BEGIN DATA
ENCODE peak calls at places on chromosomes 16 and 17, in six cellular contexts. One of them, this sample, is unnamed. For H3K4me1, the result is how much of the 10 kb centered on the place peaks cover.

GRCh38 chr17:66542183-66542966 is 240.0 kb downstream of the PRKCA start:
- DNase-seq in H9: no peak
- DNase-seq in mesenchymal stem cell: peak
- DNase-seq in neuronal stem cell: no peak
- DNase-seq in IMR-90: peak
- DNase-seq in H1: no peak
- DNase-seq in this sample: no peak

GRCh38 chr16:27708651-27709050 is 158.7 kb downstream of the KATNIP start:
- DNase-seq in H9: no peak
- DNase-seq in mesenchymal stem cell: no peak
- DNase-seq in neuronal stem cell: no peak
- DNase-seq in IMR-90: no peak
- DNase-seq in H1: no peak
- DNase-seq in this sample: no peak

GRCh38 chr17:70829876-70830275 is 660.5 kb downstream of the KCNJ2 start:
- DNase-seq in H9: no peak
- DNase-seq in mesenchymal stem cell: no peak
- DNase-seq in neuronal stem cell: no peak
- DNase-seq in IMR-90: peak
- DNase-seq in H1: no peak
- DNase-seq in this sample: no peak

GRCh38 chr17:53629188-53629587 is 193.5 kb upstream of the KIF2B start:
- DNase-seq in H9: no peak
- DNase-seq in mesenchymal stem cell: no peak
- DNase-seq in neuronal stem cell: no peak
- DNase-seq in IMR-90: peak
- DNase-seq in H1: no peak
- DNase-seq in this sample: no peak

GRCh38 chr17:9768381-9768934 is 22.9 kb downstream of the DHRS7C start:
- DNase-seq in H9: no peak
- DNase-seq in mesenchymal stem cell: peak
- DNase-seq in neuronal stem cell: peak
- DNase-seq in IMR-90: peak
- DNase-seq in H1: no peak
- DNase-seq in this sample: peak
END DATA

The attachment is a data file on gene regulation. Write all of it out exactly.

ENCODE peak calls at places on chromosomes 16 and 17, in six cellular contexts. One of them, this sample, is unnamed. For H3K4me1, the result is how much of the 10 kb centered on the place peaks cover.

GRCh38 chr17:66542183-66542966 is 240.0 kb downstream of the PRKCA start:
- DNase-seq in H9: no peak
- DNase-seq in mesenchymal stem cell: peak
- DNase-seq in neuronal stem cell: no peak
- DNase-seq in IMR-90: peak
- DNase-seq in H1: no peak
- DNase-seq in this sample: no peak

GRCh38 chr16:27708651-27709050 is 158.7 kb downstream of the KATNIP start:
- DNase-seq in H9: no peak
- DNase-seq in mesenchymal stem cell: no peak
- DNase-seq in neuronal stem cell: no peak
- DNase-seq in IMR-90: no peak
- DNase-seq in H1: no peak
- DNase-seq in this sample: no peak

GRCh38 chr17:70829876-70830275 is 660.5 kb downstream of the KCNJ2 start:
- DNase-seq in H9: no peak
- DNase-seq in mesenchymal stem cell: no peak
- DNase-seq in neuronal stem cell: no peak
- DNase-seq in IMR-90: peak
- DNase-seq in H1: no peak
- DNase-seq in this sample: no peak

GRCh38 chr17:53629188-53629587 is 193.5 kb upstream of the KIF2B start:
- DNase-seq in H9: no peak
- DNase-seq in mesenchymal stem cell: no peak
- DNase-seq in neuronal stem cell: no peak
- DNase-seq in IMR-90: peak
- DNase-seq in H1: no peak
- DNase-seq in this sample: no peak

GRCh38 chr17:9768381-9768934 is 22.9 kb downstream of the DHRS7C start:
- DNase-seq in H9: no peak
- DNase-seq in mesenchymal stem cell: peak
- DNase-seq in neuronal stem cell: peak
- DNase-seq in IMR-90: peak
- DNase-seq in H1: no peak
- DNase-seq in this sample: peak